Pre-Exposure Prophylaxis, or PrEP, is a class of antiretroviral prophylactic drugs that can reduce the risk of catching HIV by 51 percent. Post-Exposure Prophylaxis, or PEP, is a course of antiretroviral drugs taken within 72-hours of being exposed to HIV. 

“PrEP is a critical strategy to addressing HIV,” Chris Van Dusen, DHSH’s director of media relations. said. Because PrEP is seen as such a key component in controlling the spread of HIV, DSHS is using funds from a one-year federal grant to raise the drug’s profile in Texas. 

One way the state agency is educating gay men about PrEP is through peer-to-peer technical assistance. 

The initiative trains peer counselors to provide “supportive services to promote medication adherence” as well as “answer questions and help troubleshoot issues and concerns,” according to DSHS documents.  

In 2018, DSHS funded three local health departments and five community-based organizations to provide PrEP services. One organization that provides PrEP counseling is Legacy Community Health in Houston.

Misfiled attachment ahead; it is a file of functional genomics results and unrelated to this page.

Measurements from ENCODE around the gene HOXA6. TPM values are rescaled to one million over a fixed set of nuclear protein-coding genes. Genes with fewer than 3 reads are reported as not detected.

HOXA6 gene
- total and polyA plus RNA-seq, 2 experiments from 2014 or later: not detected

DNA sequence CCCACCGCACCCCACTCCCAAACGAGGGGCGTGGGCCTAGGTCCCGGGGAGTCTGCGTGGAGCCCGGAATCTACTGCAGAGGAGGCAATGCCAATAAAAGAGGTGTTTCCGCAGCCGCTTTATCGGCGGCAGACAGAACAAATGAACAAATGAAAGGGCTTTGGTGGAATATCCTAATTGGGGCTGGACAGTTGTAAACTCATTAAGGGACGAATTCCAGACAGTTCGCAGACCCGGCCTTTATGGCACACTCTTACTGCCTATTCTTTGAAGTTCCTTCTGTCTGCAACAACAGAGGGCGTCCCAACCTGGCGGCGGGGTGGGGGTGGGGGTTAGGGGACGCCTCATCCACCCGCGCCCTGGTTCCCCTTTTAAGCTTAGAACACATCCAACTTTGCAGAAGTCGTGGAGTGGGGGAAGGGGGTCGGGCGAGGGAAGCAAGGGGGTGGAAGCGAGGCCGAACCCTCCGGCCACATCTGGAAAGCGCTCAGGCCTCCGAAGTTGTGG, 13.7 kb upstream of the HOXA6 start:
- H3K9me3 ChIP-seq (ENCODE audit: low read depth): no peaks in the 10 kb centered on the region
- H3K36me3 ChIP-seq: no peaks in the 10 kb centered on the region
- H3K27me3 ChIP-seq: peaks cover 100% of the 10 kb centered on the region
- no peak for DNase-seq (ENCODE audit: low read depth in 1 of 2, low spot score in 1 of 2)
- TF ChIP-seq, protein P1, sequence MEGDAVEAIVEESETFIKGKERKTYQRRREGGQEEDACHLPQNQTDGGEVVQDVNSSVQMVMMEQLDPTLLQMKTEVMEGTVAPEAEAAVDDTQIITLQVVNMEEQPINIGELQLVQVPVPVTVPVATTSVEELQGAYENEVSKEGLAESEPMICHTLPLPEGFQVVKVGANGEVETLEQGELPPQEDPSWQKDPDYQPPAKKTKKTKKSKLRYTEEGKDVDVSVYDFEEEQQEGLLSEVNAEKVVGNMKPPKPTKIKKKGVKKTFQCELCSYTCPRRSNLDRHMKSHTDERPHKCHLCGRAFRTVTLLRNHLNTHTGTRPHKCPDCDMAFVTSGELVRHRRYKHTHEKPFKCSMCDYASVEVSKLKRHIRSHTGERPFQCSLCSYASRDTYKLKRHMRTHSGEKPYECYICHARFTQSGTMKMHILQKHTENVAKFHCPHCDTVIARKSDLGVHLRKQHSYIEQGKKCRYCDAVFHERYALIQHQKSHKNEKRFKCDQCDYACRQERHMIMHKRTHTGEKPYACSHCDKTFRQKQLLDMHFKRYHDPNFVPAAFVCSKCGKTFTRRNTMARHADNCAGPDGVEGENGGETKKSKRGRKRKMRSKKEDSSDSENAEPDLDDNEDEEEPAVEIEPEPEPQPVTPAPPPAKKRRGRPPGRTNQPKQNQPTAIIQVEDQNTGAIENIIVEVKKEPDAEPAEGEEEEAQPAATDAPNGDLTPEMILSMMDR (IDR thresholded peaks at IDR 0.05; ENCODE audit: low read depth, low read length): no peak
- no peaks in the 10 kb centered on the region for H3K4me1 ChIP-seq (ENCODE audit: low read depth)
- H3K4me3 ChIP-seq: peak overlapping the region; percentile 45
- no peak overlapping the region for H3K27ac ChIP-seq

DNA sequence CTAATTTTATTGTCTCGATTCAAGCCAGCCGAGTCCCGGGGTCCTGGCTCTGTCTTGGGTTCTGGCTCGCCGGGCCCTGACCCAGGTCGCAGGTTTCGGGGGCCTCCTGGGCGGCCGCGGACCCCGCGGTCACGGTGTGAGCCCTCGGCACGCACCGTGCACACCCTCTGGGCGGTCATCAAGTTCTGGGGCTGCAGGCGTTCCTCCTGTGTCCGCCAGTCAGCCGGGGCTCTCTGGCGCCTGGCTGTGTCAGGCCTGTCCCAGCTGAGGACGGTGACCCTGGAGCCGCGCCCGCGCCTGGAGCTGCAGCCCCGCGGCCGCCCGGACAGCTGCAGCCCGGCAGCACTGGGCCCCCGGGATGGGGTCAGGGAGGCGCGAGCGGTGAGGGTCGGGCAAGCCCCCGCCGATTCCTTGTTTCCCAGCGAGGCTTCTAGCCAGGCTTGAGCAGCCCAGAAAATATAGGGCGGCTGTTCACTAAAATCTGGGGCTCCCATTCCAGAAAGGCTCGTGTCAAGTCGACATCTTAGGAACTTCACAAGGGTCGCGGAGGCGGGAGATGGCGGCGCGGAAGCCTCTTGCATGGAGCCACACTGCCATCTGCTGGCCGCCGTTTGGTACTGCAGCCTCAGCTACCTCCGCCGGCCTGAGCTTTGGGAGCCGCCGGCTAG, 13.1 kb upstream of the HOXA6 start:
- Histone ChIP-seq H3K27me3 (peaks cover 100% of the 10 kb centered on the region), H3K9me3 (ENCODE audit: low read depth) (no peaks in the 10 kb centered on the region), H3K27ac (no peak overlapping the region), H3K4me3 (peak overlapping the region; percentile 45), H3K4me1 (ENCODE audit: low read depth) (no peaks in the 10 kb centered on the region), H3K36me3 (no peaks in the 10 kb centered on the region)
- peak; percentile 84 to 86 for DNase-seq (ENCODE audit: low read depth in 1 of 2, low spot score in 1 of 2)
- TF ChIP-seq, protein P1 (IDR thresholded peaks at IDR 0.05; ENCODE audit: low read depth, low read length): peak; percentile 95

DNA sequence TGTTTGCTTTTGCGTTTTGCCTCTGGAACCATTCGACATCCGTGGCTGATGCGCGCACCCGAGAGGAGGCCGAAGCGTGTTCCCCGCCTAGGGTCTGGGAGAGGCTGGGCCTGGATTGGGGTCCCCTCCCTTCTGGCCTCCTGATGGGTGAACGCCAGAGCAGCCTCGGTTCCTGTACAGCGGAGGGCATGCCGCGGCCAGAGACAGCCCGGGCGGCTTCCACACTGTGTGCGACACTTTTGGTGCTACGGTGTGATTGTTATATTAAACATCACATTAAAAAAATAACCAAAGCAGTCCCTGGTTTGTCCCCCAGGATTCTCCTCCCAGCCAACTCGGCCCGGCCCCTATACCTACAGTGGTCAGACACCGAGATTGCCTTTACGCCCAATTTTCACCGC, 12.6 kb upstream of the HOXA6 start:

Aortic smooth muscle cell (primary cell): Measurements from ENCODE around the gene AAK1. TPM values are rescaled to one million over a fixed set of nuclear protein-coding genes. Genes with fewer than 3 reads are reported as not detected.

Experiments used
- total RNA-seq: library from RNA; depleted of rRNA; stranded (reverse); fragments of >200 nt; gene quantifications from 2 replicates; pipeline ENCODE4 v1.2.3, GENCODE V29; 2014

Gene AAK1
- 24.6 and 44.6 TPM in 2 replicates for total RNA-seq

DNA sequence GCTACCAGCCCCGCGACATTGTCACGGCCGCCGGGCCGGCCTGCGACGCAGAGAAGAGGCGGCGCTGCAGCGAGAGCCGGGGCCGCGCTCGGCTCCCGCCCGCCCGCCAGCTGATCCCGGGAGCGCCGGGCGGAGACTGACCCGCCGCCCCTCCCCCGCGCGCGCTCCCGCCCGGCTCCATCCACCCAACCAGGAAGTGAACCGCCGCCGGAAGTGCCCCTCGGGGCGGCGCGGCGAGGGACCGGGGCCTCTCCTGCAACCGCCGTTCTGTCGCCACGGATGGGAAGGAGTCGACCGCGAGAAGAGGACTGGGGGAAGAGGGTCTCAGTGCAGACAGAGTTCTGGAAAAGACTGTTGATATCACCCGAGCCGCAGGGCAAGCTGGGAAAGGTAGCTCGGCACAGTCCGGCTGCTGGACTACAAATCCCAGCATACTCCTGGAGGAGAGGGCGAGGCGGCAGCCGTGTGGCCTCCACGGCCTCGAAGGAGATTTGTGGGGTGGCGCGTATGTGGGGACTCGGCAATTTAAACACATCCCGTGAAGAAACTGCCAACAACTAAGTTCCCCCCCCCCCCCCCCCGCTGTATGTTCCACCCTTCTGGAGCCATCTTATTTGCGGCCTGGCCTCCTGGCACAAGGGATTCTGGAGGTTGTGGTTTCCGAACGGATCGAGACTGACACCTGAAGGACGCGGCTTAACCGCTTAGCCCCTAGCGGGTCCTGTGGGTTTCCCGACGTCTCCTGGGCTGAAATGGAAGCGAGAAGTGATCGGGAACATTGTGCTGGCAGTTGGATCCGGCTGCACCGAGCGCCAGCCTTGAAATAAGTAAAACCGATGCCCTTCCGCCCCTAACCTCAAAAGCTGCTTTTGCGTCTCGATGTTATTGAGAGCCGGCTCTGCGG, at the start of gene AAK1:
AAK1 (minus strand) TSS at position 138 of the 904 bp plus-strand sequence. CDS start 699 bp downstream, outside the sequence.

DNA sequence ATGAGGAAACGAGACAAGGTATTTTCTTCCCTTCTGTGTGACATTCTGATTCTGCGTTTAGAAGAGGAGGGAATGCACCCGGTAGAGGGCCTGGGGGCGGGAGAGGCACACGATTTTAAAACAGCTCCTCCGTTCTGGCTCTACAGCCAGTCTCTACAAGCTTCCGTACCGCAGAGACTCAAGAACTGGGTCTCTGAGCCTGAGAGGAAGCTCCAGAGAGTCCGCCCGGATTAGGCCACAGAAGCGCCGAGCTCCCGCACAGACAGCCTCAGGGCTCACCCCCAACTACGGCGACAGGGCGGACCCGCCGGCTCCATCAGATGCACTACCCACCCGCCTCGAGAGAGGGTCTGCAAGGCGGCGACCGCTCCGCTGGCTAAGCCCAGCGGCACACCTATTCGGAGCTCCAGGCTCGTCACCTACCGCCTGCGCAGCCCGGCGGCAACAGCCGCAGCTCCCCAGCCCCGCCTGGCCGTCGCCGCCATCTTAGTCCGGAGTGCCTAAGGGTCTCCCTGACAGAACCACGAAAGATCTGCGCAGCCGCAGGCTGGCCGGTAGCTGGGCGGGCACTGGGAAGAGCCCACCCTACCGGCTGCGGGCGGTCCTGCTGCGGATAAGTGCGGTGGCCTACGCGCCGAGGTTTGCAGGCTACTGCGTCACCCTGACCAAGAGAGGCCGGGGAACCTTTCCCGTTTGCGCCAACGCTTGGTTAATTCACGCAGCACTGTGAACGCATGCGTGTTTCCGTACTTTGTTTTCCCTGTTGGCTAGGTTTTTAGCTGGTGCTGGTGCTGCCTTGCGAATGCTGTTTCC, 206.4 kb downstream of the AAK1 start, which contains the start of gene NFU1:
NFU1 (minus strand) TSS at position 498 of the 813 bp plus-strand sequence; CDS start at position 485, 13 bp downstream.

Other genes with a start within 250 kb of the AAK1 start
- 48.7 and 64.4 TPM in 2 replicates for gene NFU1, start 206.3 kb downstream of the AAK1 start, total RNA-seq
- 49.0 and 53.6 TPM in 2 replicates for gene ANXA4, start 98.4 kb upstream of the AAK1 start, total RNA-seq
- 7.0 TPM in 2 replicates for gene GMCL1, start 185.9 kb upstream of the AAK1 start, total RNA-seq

HIV stigma is alive and well

When it comes to counseling one of Legacy’s main struggles is fighting the stigma that still surrounds HIV. 

“There have been considerable advancements in prevention, [but] many people are unaware of their options and some forego medical consultation all together because of the stigma,” James Lee, Legacy’s  Government Relations Manager, said.

Despite decades of education, the ignorance and stigma surrounding HIV remain a daily reality.  Oddly, ignorance of HIV is more pronounced in younger generations than in older.   

A recent study from the Prevention Access Campaign and the pharmaceutical company Merck found that 41 percent of people 18-22 years old are either not at all informed or somewhat informed about HIV.